Upcoming Mobile Game ‘Mario Kart Tour’ Will Be Free-to-Start

Nintendo last week announced that its next mobile game will be "Mario Kart Tour," but with a launch date aimed at any time before the company's fiscal year ending March 2019, not much information is known about the game. Today, DeNA CEO Isao Moriyasu was reported as saying that Mario Kart Tour will be free-to-start (via TouchArcade and The Wall Street Journal).


The "free-to-start" terminology is somewhat vague, but when compared to Nintendo's previous use of the phrase it could suggest where Mario Kart Tour is headed. For example, Nintendo currently describes Animal Crossing: Pocket Camp as free-to-start on the game's website, while Super Mario Run's website explains that "you can download and enjoy a portion of Super Mario Run for free."


While far from a definitive answer, this suggests Nintendo might lean towards its recent trend and make Mario Kart Tour a game that's free to play, with in-app purchases that help with certain tasks. Out of Nintendo's four mobile games so far, three have followed this model (Miitomo, Fire Emblem Heroes, Animal Crossing: Pocket Camp), while only Super Mario Run has used the pay-once price tier.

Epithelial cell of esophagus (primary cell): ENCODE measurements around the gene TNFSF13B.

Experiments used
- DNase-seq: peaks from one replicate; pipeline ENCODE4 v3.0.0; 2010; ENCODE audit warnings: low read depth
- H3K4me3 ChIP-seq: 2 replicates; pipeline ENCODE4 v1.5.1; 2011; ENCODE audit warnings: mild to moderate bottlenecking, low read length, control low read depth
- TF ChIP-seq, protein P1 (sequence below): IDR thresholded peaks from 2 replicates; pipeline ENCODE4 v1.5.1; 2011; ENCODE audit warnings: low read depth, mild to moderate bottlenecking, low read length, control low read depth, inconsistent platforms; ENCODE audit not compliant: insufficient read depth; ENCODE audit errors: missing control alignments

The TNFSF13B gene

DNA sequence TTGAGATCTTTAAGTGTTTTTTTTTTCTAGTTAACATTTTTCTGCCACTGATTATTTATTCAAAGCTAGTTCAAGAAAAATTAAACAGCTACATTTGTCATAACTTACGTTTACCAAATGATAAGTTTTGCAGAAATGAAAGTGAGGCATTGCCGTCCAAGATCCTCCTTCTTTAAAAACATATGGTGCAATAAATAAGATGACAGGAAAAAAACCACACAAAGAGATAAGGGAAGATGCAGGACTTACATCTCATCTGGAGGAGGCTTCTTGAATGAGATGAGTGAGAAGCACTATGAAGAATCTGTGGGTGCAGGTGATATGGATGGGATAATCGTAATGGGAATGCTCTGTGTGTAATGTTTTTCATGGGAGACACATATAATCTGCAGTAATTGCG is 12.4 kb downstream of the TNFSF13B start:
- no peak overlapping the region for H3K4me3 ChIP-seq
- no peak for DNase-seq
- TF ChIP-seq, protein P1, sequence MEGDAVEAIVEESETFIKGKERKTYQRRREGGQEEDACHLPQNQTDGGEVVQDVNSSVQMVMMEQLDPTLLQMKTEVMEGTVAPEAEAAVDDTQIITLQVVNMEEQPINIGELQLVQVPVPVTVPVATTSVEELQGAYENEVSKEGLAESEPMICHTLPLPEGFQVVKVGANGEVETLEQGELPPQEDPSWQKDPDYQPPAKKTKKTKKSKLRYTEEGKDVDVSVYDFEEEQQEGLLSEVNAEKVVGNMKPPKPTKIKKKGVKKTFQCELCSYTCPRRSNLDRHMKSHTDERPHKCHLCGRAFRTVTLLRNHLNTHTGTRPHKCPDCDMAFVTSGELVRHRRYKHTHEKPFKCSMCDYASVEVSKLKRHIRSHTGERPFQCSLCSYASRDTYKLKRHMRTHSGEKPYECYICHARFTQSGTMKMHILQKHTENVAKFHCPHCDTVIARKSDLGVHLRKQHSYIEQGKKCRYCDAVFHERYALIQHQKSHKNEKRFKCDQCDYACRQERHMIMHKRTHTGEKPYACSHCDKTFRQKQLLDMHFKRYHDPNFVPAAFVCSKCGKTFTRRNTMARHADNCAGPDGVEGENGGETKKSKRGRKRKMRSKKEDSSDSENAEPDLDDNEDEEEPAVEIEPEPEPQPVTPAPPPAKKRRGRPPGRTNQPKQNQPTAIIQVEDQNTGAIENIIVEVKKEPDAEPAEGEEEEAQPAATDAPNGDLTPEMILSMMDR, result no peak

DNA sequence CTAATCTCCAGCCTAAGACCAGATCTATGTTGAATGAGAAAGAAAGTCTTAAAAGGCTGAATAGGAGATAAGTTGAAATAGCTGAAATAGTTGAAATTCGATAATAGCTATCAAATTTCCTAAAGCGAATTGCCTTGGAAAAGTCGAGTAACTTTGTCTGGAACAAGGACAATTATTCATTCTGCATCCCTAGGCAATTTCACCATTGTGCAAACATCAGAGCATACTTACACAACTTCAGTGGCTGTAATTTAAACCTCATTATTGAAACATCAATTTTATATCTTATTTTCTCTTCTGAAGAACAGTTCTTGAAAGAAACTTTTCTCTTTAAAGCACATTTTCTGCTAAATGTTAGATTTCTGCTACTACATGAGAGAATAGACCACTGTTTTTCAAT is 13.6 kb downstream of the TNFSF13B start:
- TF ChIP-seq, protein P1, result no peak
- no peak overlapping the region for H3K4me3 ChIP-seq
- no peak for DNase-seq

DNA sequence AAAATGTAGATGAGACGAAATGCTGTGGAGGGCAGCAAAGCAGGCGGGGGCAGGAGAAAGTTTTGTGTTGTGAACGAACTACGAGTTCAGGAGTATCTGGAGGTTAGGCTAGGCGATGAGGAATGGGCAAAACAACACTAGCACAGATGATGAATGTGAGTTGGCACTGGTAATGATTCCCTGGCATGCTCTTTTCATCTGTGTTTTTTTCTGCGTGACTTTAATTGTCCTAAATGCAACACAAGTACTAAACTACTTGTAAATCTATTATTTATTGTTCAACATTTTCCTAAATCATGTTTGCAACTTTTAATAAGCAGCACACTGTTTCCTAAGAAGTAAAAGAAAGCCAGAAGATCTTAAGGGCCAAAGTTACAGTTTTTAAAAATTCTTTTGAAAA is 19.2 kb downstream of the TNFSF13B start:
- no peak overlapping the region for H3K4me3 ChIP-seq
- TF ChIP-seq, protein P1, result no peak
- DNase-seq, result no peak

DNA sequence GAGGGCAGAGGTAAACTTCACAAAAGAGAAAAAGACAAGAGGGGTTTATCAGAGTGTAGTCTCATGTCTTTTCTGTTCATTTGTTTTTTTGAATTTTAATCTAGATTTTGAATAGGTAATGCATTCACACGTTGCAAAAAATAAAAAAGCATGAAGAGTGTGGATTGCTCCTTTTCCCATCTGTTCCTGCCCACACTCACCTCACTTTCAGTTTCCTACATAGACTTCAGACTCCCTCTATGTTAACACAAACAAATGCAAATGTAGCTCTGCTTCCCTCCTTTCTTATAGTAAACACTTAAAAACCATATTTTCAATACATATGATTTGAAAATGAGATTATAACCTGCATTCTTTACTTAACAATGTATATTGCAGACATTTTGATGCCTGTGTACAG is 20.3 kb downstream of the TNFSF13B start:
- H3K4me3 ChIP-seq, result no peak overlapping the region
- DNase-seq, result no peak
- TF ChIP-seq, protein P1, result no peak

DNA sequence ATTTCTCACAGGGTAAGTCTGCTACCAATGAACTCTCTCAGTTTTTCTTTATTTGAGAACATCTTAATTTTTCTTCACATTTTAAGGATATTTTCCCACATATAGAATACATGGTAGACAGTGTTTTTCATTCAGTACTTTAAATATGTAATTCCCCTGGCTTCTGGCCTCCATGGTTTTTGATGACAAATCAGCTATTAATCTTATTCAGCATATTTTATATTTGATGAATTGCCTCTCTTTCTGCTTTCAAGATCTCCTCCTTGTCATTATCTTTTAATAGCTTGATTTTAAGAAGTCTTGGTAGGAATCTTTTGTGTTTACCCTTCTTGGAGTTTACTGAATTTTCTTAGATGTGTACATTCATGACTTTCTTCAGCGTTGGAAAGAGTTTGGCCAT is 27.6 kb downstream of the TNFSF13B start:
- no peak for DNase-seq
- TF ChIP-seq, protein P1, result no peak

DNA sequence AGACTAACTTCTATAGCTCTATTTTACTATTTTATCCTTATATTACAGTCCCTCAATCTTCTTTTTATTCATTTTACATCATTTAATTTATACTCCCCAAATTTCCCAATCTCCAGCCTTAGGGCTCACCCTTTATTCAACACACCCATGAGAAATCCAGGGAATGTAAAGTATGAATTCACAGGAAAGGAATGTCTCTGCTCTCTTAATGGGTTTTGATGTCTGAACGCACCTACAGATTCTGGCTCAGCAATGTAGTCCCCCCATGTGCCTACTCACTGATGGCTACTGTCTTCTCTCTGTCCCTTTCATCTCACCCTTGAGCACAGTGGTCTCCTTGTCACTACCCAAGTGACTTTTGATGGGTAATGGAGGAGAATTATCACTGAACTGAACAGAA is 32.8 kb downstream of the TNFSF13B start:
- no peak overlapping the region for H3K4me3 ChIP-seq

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Nintendo Working on ‘Mario Kart Tour’ Game for Mobile Devices

Nintendo this evening announced that a new mobile game is in the works, and this time the company is planning to bring a major fan favorite series to iOS devices -- Mario Kart.

According to Nintendo, a new Mario Kart game called "Mario Kart Tour" is in development. Little is known about the game at this time, but Nintendo says it will be released by March 2019.



Mario Kart is on of Nintendo's most popular titles, and a Mario Kart mobile game would follow successful mobile versions of games in the Super Mario, Animal Crossing, and Fire Emblem franchises.

Nintendo's other mobile games include Super Mario Run, Animal Crossing: Pocket Camp, and Fire Emblem Heroes. The company's first game on iOS devices was Miitomo, which was released in March of 2016. Nintendo this week announced that it plans to shut down Miitomo on May 9, 2018.

Though Miitomo was not a successful venture for the company given its imminent termination, Nintendo's other games have done better. Nintendo's smartphone profits reached 11.2 billion yen this fiscal quarter, seeing growth thanks to the recent launch of Animal Crossing: Pocket Camp. The game has generated an estimated $17 million globally.

Nintendo also said back in October that Fire Emblem Heroes is on track to meet its business and profit objectives. Unfortunately, Super Mario Run, Nintendo's one game that is a paid app rather than free-to-play, had not reached an "acceptable profit point" as of late 2017.